US to withdraw two Europe combat brigades
The US is to withdraw some 7,000 combat troops from Europe, Defence Secretary Leon Panetta has announced, as part of measures to reduce military spending.
The troops, making up two combat brigades, will be replaced with rotational units to ensure a continued strong presence in the region, he said.
Some 80,000 US military personnel are currently based in Europe.
The move comes a week after President Barack Obama said the US military would become "leaner" over the next 10 years.
The new strategy is designed to accommodate at least $450bn (£290bn) in Pentagon cuts over the next decade while redirecting attention to the Asia-Pacific region.
In an interview with the American Forces Press Service, Mr Panetta said America's security commitments to Europe and to Nato were "unwavering".
"We will continue to maintain our presence both in the Middle East and Asia," he said.
"Yes, we'll have the Navy and the Air Force, but in my experience, in any conflict you need to have the potential use of ground forces."
Rotating troops in and out of Europe, rather than having them stationed there, would mean they did not have to be accompanied by their families - a considerable reduction in cost.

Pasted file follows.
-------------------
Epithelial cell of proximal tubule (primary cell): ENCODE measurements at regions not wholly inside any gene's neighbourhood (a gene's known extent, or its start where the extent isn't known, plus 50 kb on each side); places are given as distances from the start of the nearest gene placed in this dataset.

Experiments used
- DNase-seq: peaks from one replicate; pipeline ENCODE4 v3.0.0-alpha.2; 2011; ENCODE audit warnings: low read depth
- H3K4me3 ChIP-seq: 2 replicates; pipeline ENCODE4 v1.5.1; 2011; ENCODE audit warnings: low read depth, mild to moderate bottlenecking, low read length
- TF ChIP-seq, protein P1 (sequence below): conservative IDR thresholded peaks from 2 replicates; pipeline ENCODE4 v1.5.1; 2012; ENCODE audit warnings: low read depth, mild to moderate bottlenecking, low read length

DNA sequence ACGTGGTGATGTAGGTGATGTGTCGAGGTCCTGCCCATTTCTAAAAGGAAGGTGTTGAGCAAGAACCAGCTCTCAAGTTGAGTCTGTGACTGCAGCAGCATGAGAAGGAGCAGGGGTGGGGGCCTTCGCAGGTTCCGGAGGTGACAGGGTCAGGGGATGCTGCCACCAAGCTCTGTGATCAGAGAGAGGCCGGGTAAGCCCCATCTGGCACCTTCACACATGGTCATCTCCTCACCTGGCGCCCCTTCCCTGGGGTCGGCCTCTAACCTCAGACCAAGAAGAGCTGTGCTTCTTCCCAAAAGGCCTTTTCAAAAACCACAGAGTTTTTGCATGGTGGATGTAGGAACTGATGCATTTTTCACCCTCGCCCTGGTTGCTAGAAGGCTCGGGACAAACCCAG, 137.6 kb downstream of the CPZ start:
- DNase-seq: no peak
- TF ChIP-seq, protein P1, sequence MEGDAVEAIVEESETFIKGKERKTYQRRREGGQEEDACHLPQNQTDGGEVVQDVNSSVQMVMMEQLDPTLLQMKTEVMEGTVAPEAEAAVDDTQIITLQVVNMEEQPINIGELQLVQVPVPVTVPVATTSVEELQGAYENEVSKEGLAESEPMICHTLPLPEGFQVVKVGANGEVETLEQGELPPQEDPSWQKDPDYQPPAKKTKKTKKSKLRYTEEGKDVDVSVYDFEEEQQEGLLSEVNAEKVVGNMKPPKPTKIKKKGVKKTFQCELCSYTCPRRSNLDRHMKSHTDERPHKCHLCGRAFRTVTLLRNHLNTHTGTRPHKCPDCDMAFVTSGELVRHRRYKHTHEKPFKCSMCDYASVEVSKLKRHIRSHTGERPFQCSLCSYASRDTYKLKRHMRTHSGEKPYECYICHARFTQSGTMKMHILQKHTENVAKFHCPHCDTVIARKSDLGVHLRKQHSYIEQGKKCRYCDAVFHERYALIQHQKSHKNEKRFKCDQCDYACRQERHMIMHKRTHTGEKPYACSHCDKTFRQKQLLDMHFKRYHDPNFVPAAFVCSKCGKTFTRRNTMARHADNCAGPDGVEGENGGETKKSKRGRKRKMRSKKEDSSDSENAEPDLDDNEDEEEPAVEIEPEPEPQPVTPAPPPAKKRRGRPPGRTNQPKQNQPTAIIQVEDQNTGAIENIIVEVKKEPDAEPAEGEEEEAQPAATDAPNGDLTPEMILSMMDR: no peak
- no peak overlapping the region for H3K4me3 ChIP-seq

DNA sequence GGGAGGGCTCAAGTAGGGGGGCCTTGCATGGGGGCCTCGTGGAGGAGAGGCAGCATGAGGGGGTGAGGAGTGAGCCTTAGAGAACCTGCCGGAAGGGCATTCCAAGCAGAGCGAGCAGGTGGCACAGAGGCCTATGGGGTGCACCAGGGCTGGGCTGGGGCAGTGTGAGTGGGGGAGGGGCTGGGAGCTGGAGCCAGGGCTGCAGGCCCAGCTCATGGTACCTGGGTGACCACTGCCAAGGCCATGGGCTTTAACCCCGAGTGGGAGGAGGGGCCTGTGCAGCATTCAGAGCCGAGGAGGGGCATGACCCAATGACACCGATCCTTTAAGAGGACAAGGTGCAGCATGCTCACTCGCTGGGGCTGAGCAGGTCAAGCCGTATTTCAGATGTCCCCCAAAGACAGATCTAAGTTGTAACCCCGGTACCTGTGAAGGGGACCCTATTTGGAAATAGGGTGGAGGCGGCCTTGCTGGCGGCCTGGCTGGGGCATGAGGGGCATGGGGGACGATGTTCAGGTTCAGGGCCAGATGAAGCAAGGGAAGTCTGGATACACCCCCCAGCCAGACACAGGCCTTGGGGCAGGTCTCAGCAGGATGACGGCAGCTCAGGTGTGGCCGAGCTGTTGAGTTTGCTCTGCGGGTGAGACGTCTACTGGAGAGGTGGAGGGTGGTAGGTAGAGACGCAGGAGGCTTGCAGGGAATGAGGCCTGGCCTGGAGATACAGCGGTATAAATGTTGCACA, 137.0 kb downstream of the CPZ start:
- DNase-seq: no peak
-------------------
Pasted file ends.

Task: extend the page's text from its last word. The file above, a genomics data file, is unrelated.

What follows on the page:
"Our budget is basically designed to reinforce the new missions we are talking about and that agile, deployable and ready force that has to move quickly," said Mr Panetta.
He said he had spoken to European allies about the changes, but did not give a timescale for the withdrawals.
The US currently has four combat brigades stationed in Europe - three in Germany and the fourth in Italy. Each brigade has about 4,000 members. The troops have regularly been deployed from Europe to combat duties in Iraq or Afghanistan.
In his announcement last week, Mr Obama said the tide of war was receding and that the US must now focus on renewing its economic power.
He was seeking to end "long-term nation building with large military footprints", he said, and instead allow the Pentagon to pursue a national security strategy based on "smaller conventional ground forces".
In the future, the US "will no longer need to be sized to support the large-scale, long-term stability operations that dominated military priorities and force-generation over the past decade".